The end of the 2017-2018 academic year also marks the end of four influential careers at Hampden-Sydney College. As we say goodbye to our retiring professors—a dynamic husband-wife duo, a celebrated artist, and a dedicated mathematician—we asked them to reflect on their time at Hampden-Sydney. What emerged were the highlights of a combined 138 years of service. It is difficult to see such devoted faculty members go, but their impact will long be felt through the students they taught. We wish them well as they look to the future—which, not surprisingly, includes travel for all four.
Dr. Elizabeth J. Deis
Elliott Professor of Rhetoric and Humanities
Time at H-SC: 35 years
Campus Involvement: I helped a student begin the Future Educators Club and then worked closely with that club throughout most of my years at H-SC. We brought alumni working in different educational fields back to campus to meet with students interested in pursuing some career in education. I also worked with students in the leadership honor society, Omicron Delta Kappa. During this time I helped them start and maintain the "H-SC Cares for Kids" project, which seeks to help children in need from the local community.
Lessons Taught: I focused on teaching my students to read more carefully and with more interest than they had prior to my class and hope that they learned some strategies for writing clearly, concisely, and effectively. I also hope that they learned to consider literary texts within and against the background of the historical and political culture in which the author lived and worked.
Lessons Learned: I have learned that a professor cannot always predict or control everything that happens in class discussions and that being flexible can allow for the development of really special and important classroom moments.
Favorite Class: It's hard to name any classes that I did not enjoy teaching. Creative Nonfiction students are highly motivated to improve their writing. They choose to work on very complex essays and the quality of their work is almost always terrific. Gender and Communication—a class that spent a couple weeks tutoring students at Prince Edward County High School and took notes on those students' approach to writing tasks—was an enjoyable rhetorical theory class as well.
Favorite Memory at H-SC: My favorite memory is from the 2017 Commencement ceremony when Lowell and I received the senior class award. It was the best feeling to be selected by the students themselves.
Greatest Accomplishment: Helping persuade the Rhetoric staff and then the faculty as a whole to pass the Rhetoric Minor. Students had been asking for more advanced Rhetoric classes, and it has been gratifying to see the minor become so popular.
Retirement Plans: I plan to complete some research projects, and am excited about the possibility of traveling various places. I am perhaps most excited to have the time to learn to play the mandolin and to read books that aren't necessarily related to classes or research projects.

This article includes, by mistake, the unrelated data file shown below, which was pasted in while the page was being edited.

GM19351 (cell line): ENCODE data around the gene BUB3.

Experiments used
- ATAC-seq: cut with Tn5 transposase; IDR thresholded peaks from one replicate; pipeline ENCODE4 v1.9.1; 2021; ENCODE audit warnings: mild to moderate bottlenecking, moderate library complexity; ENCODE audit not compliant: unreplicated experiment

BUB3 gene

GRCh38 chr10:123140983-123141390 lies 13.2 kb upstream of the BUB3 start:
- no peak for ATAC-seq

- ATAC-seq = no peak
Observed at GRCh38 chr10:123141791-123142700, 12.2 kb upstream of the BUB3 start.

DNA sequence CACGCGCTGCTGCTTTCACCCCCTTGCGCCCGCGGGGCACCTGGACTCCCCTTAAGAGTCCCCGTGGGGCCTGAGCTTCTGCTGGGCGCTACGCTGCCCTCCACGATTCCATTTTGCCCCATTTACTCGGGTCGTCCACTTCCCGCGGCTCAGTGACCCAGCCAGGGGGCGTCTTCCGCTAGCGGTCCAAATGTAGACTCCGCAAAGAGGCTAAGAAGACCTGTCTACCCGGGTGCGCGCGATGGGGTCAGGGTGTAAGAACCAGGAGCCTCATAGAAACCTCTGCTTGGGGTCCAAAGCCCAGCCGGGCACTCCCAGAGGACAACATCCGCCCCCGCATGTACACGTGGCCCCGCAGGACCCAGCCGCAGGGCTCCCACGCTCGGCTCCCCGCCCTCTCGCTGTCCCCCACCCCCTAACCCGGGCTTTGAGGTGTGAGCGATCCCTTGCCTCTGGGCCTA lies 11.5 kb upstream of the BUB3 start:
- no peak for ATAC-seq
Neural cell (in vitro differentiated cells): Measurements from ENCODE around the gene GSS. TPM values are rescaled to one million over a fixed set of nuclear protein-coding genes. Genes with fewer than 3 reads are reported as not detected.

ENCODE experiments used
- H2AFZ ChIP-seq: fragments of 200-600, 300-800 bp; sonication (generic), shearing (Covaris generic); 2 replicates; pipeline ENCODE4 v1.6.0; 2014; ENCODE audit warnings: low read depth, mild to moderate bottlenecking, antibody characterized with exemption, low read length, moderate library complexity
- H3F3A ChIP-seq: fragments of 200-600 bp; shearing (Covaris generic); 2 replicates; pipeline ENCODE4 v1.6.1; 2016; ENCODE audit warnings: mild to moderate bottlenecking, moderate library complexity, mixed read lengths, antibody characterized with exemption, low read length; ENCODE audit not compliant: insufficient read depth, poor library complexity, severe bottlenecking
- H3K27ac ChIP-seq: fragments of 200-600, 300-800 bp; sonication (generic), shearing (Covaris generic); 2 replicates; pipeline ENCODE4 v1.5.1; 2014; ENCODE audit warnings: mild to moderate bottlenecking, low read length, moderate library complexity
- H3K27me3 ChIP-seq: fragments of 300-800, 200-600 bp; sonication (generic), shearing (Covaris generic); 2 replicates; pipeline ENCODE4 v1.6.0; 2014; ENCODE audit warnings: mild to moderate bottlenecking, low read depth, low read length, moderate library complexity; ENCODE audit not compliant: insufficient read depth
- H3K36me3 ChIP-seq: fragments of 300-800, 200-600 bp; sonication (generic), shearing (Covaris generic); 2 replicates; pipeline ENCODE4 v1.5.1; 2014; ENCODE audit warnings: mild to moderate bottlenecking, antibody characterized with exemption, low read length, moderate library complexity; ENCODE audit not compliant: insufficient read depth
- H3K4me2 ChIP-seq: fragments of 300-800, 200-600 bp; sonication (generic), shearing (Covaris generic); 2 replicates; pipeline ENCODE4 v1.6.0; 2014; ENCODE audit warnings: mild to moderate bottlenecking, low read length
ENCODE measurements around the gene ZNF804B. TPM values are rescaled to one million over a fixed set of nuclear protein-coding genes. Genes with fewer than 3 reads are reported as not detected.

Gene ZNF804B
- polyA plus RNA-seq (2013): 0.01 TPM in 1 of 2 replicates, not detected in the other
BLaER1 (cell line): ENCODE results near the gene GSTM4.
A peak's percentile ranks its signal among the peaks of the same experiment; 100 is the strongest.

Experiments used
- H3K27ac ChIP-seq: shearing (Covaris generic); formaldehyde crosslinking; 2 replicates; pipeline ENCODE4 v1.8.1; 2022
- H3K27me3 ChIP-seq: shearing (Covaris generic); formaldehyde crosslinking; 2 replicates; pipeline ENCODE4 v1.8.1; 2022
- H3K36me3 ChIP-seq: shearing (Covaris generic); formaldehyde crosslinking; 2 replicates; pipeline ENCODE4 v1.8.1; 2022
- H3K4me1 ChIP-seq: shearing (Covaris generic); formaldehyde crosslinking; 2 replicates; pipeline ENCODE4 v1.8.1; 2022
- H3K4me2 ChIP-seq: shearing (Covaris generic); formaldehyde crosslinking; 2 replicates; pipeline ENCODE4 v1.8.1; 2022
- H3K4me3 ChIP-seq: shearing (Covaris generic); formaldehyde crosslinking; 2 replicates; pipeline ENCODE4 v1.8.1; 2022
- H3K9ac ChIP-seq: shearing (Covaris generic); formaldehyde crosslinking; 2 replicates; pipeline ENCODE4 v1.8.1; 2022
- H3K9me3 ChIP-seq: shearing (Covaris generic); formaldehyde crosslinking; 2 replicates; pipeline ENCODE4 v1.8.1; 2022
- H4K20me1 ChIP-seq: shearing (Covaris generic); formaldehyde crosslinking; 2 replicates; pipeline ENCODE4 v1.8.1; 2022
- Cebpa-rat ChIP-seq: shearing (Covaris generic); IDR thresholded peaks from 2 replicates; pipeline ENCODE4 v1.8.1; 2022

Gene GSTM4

Dr. Lowell T. Frye
Elliott Professor of Rhetoric and Humanities
Time at H-SC: 35 years
Campus Involvement: During my years at Hampden-Sydney, I have been involved with the Omicron Delta Kappa honor society, the Phi Beta Kappa honor society, and the Society of Collegiate Journalists. For several years I served as faculty advisor to the Tiger and for a time Elizabeth and I were joint advisors of UPLS, the College's literary society.
Lessons Taught: I hope that my students have taken away an appreciation of the riches of the English language, but even more that they have the capacity in them to improve as readers and writers. Writing well is a craft that demands considerable effort over time: capable writers are made, not born. In literature courses, I hope that students take away the capacity to immerse themselves in fictional or poetic worlds and therefore to understand why reading matters in the making of a good man and a good citizen.
Lessons Learned: Perhaps a chief lesson as a teacher at H-SC comes from talking with alumni whom I taught years before: very often what I have considered the most important thing I have done in a class is not what my former students remember as particularly important. I have learned again and again that an education in the liberal arts has more to do with the growth and development of young people than it does with a particular body of knowledge or information. I value greatly what I teach, but I cherish especially those whom I teach.
Favorite Class: I can honestly say that I have liked all the courses I have taught over the years—in rhetoric, literature, western culture, honors. I am very fond of Rhetoric 301: Creative Nonfiction, where I found great pleasure in helping students explore in their portfolios of essays who they are and what they believe. I also love teaching Rhetoric 360: Rhetorical Traditions, which offers the opportunity to help students understand the long history of rhetoric from ancient Greece to the present and so to help them understand how and why H-SC's Rhetoric Program came into being.
Favorite Memory at H-SC: For fourteen years, Misty Blue, our long-haired Chihuahua, was a regular in the Writing Center. Before any consultation could occur, students who came to my office first had to greet Misty Blue and pet her. I can honestly say that hundreds of H-SC students got to know Misty Blue, and many of them would come by my office especially to visit her—conversation about their writing was merely an excuse to visit with the dog! Misty, and still more her interactions with students, came to symbolize nebulously for me something important about the community at H-SC, and my memories of the place and the education and the students will always be intertwined with my memories of that little dog.